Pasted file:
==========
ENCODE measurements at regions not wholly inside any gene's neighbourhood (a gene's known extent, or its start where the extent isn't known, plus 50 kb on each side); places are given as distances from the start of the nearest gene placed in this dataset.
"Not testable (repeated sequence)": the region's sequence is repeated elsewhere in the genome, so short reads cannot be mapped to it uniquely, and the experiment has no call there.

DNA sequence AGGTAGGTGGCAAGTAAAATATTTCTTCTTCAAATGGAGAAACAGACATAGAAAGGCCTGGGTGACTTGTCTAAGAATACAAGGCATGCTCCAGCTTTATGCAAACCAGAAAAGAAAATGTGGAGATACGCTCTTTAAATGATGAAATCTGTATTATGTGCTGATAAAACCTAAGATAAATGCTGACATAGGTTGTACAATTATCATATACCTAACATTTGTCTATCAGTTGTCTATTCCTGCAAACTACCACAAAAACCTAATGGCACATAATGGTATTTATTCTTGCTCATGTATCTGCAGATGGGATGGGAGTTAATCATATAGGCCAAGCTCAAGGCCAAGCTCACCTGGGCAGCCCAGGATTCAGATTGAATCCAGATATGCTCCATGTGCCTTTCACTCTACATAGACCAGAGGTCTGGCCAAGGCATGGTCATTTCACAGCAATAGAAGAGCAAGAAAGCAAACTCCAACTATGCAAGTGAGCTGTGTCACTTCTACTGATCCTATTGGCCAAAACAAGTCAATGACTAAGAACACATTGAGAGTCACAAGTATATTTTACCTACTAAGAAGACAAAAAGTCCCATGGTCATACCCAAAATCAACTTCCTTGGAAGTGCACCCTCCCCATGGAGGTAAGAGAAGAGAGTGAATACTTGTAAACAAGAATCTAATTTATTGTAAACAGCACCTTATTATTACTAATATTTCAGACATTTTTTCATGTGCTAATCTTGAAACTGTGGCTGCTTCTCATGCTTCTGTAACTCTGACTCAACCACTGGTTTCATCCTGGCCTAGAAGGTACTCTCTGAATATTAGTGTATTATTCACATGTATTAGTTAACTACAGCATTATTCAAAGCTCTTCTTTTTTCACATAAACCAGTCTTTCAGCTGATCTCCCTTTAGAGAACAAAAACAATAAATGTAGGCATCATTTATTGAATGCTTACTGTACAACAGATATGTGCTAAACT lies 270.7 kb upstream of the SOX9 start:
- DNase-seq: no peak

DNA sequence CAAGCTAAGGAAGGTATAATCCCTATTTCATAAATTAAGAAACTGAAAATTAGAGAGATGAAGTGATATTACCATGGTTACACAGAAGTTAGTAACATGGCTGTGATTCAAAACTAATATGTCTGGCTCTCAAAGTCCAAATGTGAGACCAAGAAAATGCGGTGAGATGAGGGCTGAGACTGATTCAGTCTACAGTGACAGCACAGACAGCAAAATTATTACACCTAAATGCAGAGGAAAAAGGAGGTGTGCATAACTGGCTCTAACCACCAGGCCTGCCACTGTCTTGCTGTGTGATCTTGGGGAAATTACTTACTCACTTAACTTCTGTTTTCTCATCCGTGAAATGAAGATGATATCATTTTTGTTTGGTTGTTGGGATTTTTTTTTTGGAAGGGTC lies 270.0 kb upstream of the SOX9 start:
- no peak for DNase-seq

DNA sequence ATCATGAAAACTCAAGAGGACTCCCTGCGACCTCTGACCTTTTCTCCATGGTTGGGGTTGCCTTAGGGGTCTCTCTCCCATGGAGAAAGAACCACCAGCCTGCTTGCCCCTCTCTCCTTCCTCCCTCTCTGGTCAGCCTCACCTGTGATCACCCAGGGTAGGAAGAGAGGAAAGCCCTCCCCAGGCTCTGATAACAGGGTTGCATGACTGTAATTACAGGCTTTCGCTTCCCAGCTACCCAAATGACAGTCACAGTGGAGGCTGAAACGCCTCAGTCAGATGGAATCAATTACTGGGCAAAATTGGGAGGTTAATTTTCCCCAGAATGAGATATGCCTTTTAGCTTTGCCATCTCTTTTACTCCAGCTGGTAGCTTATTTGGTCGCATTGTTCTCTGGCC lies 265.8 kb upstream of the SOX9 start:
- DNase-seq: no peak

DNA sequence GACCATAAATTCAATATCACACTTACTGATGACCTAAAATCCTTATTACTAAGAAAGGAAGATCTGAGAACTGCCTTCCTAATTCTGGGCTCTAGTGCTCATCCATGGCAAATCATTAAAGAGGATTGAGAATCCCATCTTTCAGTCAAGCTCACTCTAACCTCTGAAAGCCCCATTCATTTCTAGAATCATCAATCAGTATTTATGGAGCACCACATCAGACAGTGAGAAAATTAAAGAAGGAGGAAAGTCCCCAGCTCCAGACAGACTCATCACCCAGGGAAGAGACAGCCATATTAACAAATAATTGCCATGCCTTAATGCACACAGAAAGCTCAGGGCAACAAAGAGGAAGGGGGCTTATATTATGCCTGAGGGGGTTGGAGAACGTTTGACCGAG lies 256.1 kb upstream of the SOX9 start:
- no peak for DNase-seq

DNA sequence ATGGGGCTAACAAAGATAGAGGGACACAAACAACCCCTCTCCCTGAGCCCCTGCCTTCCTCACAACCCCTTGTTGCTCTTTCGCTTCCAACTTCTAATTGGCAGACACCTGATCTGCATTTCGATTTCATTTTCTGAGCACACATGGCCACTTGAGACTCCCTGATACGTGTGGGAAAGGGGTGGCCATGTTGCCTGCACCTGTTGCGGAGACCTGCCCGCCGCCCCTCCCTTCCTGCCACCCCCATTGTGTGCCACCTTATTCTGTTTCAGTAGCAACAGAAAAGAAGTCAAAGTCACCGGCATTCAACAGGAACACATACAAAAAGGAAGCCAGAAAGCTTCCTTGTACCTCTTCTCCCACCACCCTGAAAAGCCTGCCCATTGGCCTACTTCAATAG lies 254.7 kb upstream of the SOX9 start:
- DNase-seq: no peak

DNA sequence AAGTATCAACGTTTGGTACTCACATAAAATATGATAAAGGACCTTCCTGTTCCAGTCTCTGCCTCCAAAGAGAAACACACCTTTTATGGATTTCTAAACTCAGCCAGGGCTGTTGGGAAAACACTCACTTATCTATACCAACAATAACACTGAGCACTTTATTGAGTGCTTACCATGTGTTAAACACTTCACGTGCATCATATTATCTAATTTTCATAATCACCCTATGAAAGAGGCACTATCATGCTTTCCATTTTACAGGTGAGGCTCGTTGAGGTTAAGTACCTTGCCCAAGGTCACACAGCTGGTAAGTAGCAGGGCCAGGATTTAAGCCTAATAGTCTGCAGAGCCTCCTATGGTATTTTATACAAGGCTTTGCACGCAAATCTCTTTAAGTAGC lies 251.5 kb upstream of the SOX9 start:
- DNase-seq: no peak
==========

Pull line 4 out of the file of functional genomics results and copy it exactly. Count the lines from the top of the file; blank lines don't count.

- DNase-seq: no peak